November 20, 2016 | by Haven Staff
The theory of dissonance reduction predicts if our beliefs are incompatible with our behavior, something has to change: either our beliefs or our behavior. In general, we will choose the path of least resistance. That is, the adjustment will favor the one that is most resistant to change. Often it is our beliefs that get adjusted, rather than our desire.
Cognitive dissonance is a case of detecting your own hypocrisy, and hypocrisy is a powerful motivation for finding justifications and/or excuses for our actions. In example, if I have unjustly insulted another person, I may be unable to admit to myself that I am at fault. Instead, I will convince myself that what I did was justifiable to excuses my behavior. Cognitive dissonance results from a tension between a desire and a belief. This inconsistency produces discomfort and anxiety. The discomfort which is dissonance, motivates individuals to decrease the inconsistency between one’s wishes and beliefs. People will go to great lengths to eliminate or reduce this discomfort. After all, behaving against one’s wishes and intentions violates a fundamental human need to see oneself as a rational and consistent person.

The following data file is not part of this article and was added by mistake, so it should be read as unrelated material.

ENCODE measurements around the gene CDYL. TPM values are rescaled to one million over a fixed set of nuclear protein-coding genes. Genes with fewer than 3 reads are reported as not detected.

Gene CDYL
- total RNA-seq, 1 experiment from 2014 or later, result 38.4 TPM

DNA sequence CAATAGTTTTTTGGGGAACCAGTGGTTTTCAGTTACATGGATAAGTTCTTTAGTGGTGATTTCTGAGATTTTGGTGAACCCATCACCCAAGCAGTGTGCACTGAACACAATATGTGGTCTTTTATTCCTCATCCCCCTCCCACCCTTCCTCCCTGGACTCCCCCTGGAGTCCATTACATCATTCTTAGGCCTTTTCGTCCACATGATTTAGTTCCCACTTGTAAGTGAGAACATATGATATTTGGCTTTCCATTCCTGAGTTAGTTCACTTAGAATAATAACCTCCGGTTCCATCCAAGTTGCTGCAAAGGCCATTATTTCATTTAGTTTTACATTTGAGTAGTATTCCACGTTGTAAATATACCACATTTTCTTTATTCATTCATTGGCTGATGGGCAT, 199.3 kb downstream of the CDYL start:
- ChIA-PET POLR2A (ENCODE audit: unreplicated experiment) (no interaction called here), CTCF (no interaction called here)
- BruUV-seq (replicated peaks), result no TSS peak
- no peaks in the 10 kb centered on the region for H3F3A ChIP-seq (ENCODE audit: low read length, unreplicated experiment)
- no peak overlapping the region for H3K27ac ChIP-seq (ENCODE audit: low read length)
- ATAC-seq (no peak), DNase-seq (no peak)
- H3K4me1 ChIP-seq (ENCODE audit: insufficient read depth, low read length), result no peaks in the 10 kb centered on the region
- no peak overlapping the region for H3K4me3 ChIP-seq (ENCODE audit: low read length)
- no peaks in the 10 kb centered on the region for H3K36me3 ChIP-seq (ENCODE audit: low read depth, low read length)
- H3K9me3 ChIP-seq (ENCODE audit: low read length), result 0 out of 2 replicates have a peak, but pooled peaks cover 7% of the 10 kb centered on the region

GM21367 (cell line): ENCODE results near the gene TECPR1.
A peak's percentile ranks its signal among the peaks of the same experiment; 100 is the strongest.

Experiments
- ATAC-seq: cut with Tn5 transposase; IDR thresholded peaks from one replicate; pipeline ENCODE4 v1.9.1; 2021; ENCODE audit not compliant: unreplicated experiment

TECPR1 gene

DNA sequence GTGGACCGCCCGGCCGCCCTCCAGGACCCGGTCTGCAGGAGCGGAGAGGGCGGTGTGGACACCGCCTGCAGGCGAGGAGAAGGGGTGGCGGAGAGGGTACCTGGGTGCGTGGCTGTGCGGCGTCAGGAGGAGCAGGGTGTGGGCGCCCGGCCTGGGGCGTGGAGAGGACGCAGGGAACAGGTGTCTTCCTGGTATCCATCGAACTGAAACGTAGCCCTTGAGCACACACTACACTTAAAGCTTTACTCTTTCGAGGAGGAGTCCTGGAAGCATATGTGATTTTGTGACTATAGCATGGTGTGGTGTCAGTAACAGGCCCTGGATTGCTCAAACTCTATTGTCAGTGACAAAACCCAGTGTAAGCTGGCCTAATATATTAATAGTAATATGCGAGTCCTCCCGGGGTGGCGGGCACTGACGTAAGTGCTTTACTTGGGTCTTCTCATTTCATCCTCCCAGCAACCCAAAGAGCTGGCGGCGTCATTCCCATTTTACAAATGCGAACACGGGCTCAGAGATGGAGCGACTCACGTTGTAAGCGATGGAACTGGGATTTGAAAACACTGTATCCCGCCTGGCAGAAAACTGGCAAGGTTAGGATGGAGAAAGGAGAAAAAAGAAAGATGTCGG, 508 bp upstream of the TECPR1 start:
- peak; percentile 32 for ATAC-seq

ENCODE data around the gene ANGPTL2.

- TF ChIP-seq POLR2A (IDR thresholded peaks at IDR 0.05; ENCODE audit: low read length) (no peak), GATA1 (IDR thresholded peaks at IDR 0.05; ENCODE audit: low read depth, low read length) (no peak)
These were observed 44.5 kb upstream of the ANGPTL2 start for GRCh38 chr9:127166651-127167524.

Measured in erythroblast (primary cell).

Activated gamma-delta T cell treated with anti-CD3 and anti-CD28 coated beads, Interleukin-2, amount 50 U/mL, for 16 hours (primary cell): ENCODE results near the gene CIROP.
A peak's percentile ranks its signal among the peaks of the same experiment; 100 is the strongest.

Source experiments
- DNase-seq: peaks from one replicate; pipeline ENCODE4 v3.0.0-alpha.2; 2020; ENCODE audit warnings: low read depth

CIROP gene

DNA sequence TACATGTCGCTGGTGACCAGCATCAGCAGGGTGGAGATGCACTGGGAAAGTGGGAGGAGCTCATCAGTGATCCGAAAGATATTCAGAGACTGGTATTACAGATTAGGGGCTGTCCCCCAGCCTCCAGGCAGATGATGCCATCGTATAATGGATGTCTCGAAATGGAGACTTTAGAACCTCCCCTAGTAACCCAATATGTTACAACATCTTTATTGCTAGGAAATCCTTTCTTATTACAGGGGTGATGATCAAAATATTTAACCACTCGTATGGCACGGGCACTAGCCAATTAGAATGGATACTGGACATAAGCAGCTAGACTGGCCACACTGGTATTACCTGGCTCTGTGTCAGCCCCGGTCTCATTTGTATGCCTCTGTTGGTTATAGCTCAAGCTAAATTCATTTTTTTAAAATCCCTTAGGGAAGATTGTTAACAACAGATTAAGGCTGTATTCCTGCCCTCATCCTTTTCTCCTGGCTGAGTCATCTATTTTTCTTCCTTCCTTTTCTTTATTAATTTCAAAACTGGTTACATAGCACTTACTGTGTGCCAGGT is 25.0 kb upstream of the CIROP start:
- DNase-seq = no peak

“COGNITIVE DISSONANCE SUGGESTS THAT ADDICTS MAY MODIFY THEIR REASONING PROCESSES TO SUPPORT THE SATISFACTION OF IMPULSES.”
When an addict is craving, the world is experienced in a very different way, compared to the way it is experienced when that craving is satisfied. Craving distorts an addict's ability to process information in a universal manner, when craving they process info in the manner that promotes drug use. That is why impulsive decisions are so high when the addict is in their addiction. That is, how the negatives, such as guilt and shame, dominate the addict’s decision, and they don’t see the mistake that was made until after. Without recognizing the powerful shifts in thinking while craving, the addict may conclude that the relapse reflects a lack of willpower or self-control, even self-confidence.
Our reasoning is biased by our desires and motivations. So when an addict is using they usually only have one desire and motivation, to keep using. In an attempt to insinuate damage control, we come up with excuses to justify our desired choices. Why? Because justifications give people the impression that they made a careful decision. When faced with temptation, or problematic desires, we need to learn how to rationally dispute our distorted reasoning, and all the self judgments that follow. After all, it takes only a single moment of weakness during a high-risk situation for a recovering addict to reconsider drug use and relapse.
Categories: Drug Addiction